https://adrian4acn.com/2013/05/06/the-nine-ladies-arbor-low/
https://adrian4acn.com/2014/03/23/dol-tor-stone-circle/

https://megalithix.wordpress.com

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The Nine Ladies & Arbor Low

Nine Ladies No1

A few weeks ago I took the children on a road trip to the low peak in Derbyshire with the hope of finding the the Nine Ladies. We ended up very close but one got scared and the other (being short legged and only just 3) wouldn’t have made the trek. Undaunted, on SaturdayI took a variety of cameras and managed to find the goal.

The Nine Ladies is a bronze age megalithic stone circle high on a hill on Stanton Moor (in the general area of Buxton). Whilst later in the day I found an easier access, the path we discovered with the children traverses the hill side for about a mile reaching the Earl Grey Tower . From there there is a short walk through the cultivated woodland before reaching the Nine Ladies.

Here is some text from somewhere else…..

“There are nine upright stones, each of local millstone grit, each less than a metre high, in a clearing in a modern wood planted on Stanton Moor.[3]They sit in a rough circle with a gap at the south side of the circle where no stone-hole has been found. However, an additional stone, lying flat rather than upright, was discovered after being exposed as a crop mark in the dry weather of 1976. It is now visible.[4] The circle is built on an embankment which levelled the local terrain.[5] The small “King Stone” lies forty metres from the circle to the west-south-west and is clearly visible from it.[1]

The Nine Ladies were among the 28 archetypal monuments in England and Wales included in General Pitt-Rivers’ Schedule to the first Ancient Monuments Protection Act, which became law in 1882. It was taken into state care the following year.[6]

Nine Ladies No2

I have a great fondness for artefacts of this type. I read some while ago a theory that mankind achieved its intellectual peak during the Bronze Age. The challenges of day to day survival and obvious invention from the ground up that occurred between 5 & 6 thousand years ago is unsurpassed. The global population would have maybe been a tenth of its current insane level but the structures and artefacts of the time remain. In the British Isles we had farmer gatherers moving rocks and arranging them in circles whilst on the islands of Greece (Crete & Santorini) there where sea trader communities building three story houses. I still like our stone circles.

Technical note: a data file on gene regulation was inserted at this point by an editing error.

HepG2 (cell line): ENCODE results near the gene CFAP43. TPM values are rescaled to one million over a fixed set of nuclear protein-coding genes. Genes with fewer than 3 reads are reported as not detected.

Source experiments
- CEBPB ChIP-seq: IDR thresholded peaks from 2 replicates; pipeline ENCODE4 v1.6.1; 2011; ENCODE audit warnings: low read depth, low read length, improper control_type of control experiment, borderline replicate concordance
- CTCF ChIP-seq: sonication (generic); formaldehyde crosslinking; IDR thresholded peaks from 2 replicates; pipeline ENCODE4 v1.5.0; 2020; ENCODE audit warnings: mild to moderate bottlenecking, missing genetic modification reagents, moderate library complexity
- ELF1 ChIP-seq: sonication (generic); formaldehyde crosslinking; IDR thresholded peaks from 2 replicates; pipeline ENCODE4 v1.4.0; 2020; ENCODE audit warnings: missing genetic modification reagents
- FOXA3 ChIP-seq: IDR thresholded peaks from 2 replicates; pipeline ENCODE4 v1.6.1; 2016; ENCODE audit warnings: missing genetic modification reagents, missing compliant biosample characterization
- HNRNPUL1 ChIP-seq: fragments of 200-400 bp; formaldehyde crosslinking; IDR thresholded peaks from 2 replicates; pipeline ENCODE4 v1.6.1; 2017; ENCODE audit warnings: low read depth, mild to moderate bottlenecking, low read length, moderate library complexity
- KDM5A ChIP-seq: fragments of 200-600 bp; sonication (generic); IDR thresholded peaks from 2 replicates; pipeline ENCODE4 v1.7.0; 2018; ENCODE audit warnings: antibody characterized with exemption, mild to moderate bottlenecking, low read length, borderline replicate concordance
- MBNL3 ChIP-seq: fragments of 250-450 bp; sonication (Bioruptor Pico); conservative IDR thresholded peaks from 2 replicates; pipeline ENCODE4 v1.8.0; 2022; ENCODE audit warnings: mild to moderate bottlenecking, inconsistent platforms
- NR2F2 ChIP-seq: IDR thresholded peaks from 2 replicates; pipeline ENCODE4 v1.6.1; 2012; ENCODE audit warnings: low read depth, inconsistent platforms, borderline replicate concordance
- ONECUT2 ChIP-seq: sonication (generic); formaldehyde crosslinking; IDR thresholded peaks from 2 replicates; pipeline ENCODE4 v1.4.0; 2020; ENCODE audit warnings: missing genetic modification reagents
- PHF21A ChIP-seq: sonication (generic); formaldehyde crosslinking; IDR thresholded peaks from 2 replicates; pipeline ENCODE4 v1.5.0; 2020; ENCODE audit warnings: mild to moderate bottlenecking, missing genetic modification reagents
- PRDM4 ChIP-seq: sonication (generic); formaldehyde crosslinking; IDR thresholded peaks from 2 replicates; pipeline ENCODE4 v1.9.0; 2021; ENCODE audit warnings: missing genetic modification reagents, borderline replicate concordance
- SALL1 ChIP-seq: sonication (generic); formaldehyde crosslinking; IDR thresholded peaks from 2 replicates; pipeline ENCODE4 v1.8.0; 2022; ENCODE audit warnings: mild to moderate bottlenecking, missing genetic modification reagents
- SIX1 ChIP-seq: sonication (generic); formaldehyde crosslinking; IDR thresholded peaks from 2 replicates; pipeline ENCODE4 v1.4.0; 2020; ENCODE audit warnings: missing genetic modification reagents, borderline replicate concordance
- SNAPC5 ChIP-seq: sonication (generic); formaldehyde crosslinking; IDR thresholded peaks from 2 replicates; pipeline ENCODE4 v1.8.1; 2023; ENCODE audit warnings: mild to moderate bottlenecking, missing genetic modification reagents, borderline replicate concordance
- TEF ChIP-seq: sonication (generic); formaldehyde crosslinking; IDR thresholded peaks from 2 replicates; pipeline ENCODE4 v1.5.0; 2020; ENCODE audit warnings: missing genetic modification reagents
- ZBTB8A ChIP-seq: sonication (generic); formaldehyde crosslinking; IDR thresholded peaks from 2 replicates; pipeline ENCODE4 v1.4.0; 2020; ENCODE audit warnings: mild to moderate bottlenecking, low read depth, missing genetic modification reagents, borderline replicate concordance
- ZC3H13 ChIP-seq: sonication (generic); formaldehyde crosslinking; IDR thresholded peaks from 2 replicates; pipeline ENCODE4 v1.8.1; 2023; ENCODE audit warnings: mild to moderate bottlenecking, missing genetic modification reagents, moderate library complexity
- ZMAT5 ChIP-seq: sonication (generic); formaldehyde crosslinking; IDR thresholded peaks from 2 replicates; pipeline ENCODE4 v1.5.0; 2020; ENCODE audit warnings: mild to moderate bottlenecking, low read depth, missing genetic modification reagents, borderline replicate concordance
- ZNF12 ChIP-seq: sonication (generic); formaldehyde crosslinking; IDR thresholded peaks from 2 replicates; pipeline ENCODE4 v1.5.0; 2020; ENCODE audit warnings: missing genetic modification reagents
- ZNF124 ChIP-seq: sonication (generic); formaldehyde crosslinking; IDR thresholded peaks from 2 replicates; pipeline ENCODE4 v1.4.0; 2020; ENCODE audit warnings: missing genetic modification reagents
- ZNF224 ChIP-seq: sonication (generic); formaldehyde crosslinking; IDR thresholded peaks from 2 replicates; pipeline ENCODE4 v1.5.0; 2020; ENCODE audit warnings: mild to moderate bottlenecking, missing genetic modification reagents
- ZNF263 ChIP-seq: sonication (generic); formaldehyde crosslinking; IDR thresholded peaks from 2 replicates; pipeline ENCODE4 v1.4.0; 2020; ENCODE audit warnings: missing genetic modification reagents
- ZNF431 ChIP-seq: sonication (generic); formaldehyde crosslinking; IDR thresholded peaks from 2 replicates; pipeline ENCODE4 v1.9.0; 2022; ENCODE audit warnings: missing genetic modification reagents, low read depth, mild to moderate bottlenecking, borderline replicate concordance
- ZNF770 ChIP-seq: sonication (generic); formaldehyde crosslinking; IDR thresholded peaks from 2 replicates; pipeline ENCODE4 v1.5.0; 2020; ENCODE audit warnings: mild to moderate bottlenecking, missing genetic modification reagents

This is panoramic image taken from the centre of the circle. Click on the picture for a full sized view.

Nine Ladies No3 Panorama

A short drive away from the Nine Ladies site, high on a wind swept hillside is the Arbor Low barrow and stone structure. Much larger than the Nine Ladies and in an impressive landscape now populated by sheep is the ancient earthwork of Arbor Low and the nearby burial mound of Gib Hill.

Arbor Low No1

It’s very encouraging the English Heritage recognise, promote and take care of these places. Our history is vital and isn’t in need of overt commercialisation or promotion. Finding these quiet and beautiful places through interest and random connection is more than enough sometime.

Here is a panorama of the Arbor Low site. There was a chill wind despite the sporadic sunshine. I recorded about 5 minutes of wind noise standing in the middle if Gib Hill to use in some musical endeavour. I’m fairly sure the wind noise experienced standing on the top of the mound is the same now as it was when it was built 5000 years ago.

Arbor Low No2 PanoramaFinally, visiting these places I’m reminded of a many things. Living in Winchester and taking the short trip to Avebury and Stonehenge and also watching ‘The Children of the Stones‘ as a pre teen in the 70’s. Maybe I am a New Ager after all, dammit.

 

UPDATE 12/05/13

The information available about Arbor Low & Nine Ladies is negligible but I did come across the following link on a Druid resource / dowsing blog. I have no opinion on the efficacy of dowsing or druidity but what I found quite interesting is the ley line search criteria of settlement names and suffixes. According to this the south eastern ley emanating from Arbor Low passes through Mapperley, the area of Nottingham I live in. There are no identified bronze age site specific artefacts that I know of near by but the area would have been prime territory for settlers with high land for good views and narrow valleys for shelter and cultivation. So in order to restore the balance I have built a stone circle in the garden, I followed my instinct for the location and have deified my self with a representational megalith in the centre. Knell before me, I Am The Lizard King, I Can Do Anything….

http://www.hedgedruid.com/2009/11/arbor-low-part-2-the-ley-line-connections/